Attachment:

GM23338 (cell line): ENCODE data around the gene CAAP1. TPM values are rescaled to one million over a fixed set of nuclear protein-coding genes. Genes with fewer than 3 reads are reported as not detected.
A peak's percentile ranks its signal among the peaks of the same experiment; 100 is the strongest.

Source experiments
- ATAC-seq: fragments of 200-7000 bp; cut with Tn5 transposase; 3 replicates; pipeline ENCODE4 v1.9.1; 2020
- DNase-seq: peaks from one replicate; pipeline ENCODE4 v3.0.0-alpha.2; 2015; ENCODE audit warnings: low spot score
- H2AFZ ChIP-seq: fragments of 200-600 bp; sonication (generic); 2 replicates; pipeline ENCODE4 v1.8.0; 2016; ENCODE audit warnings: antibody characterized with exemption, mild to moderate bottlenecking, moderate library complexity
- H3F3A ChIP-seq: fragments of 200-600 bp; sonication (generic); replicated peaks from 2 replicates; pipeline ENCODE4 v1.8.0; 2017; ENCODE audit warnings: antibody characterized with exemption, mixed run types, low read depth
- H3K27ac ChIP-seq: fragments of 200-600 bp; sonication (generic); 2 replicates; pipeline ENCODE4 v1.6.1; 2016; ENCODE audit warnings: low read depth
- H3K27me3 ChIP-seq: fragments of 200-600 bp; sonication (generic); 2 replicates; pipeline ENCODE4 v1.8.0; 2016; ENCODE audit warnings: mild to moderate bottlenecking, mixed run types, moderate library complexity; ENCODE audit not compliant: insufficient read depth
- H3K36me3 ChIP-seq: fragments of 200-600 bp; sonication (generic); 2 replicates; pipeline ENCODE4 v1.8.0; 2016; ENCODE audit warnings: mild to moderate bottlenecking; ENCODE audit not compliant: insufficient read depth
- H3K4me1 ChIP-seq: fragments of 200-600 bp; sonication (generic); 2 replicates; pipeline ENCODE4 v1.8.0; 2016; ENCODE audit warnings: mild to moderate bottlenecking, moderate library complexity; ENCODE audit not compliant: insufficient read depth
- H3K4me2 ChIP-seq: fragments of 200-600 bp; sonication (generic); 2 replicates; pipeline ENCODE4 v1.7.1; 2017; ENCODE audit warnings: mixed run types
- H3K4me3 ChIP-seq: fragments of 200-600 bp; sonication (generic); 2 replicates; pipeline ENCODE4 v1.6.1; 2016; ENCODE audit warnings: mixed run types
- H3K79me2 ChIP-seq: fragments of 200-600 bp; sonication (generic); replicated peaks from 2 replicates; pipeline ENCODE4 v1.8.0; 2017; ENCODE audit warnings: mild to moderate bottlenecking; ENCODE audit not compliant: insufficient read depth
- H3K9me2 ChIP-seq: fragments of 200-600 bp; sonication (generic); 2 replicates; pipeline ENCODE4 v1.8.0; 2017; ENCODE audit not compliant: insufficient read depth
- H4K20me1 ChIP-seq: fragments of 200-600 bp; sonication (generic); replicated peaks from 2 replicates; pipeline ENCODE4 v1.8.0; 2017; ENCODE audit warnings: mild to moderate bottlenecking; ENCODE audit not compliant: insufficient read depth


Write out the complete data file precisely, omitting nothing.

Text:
GM23338 (cell line): ENCODE data around the gene CAAP1. TPM values are rescaled to one million over a fixed set of nuclear protein-coding genes. Genes with fewer than 3 reads are reported as not detected.
A peak's percentile ranks its signal among the peaks of the same experiment; 100 is the strongest.

Source experiments
- ATAC-seq: fragments of 200-7000 bp; cut with Tn5 transposase; 3 replicates; pipeline ENCODE4 v1.9.1; 2020
- DNase-seq: peaks from one replicate; pipeline ENCODE4 v3.0.0-alpha.2; 2015; ENCODE audit warnings: low spot score
- H2AFZ ChIP-seq: fragments of 200-600 bp; sonication (generic); 2 replicates; pipeline ENCODE4 v1.8.0; 2016; ENCODE audit warnings: antibody characterized with exemption, mild to moderate bottlenecking, moderate library complexity
- H3F3A ChIP-seq: fragments of 200-600 bp; sonication (generic); replicated peaks from 2 replicates; pipeline ENCODE4 v1.8.0; 2017; ENCODE audit warnings: antibody characterized with exemption, mixed run types, low read depth
- H3K27ac ChIP-seq: fragments of 200-600 bp; sonication (generic); 2 replicates; pipeline ENCODE4 v1.6.1; 2016; ENCODE audit warnings: low read depth
- H3K27me3 ChIP-seq: fragments of 200-600 bp; sonication (generic); 2 replicates; pipeline ENCODE4 v1.8.0; 2016; ENCODE audit warnings: mild to moderate bottlenecking, mixed run types, moderate library complexity; ENCODE audit not compliant: insufficient read depth
- H3K36me3 ChIP-seq: fragments of 200-600 bp; sonication (generic); 2 replicates; pipeline ENCODE4 v1.8.0; 2016; ENCODE audit warnings: mild to moderate bottlenecking; ENCODE audit not compliant: insufficient read depth
- H3K4me1 ChIP-seq: fragments of 200-600 bp; sonication (generic); 2 replicates; pipeline ENCODE4 v1.8.0; 2016; ENCODE audit warnings: mild to moderate bottlenecking, moderate library complexity; ENCODE audit not compliant: insufficient read depth
- H3K4me2 ChIP-seq: fragments of 200-600 bp; sonication (generic); 2 replicates; pipeline ENCODE4 v1.7.1; 2017; ENCODE audit warnings: mixed run types
- H3K4me3 ChIP-seq: fragments of 200-600 bp; sonication (generic); 2 replicates; pipeline ENCODE4 v1.6.1; 2016; ENCODE audit warnings: mixed run types
- H3K79me2 ChIP-seq: fragments of 200-600 bp; sonication (generic); replicated peaks from 2 replicates; pipeline ENCODE4 v1.8.0; 2017; ENCODE audit warnings: mild to moderate bottlenecking; ENCODE audit not compliant: insufficient read depth
- H3K9me2 ChIP-seq: fragments of 200-600 bp; sonication (generic); 2 replicates; pipeline ENCODE4 v1.8.0; 2017; ENCODE audit not compliant: insufficient read depth
- H4K20me1 ChIP-seq: fragments of 200-600 bp; sonication (generic); replicated peaks from 2 replicates; pipeline ENCODE4 v1.8.0; 2017; ENCODE audit warnings: mild to moderate bottlenecking; ENCODE audit not compliant: insufficient read depth